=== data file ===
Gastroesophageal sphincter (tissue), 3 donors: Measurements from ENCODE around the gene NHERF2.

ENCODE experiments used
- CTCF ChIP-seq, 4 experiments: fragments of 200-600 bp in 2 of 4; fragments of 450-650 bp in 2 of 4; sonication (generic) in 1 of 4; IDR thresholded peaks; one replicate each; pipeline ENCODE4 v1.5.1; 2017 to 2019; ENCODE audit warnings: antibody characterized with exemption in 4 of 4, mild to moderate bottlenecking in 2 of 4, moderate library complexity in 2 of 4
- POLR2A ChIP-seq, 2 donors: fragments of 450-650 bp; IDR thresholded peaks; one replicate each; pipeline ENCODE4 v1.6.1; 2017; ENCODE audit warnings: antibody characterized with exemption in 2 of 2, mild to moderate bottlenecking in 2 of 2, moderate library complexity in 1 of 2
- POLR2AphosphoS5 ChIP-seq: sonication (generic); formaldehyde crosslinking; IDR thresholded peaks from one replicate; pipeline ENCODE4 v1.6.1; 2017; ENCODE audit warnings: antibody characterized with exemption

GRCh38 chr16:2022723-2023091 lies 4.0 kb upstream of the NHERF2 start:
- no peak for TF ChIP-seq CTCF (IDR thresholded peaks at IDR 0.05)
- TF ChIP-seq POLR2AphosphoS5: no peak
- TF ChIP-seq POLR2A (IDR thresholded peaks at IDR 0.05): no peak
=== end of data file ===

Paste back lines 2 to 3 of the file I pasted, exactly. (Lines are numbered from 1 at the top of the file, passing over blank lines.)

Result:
ENCODE experiments used
- CTCF ChIP-seq, 4 experiments: fragments of 200-600 bp in 2 of 4; fragments of 450-650 bp in 2 of 4; sonication (generic) in 1 of 4; IDR thresholded peaks; one replicate each; pipeline ENCODE4 v1.5.1; 2017 to 2019; ENCODE audit warnings: antibody characterized with exemption in 4 of 4, mild to moderate bottlenecking in 2 of 4, moderate library complexity in 2 of 4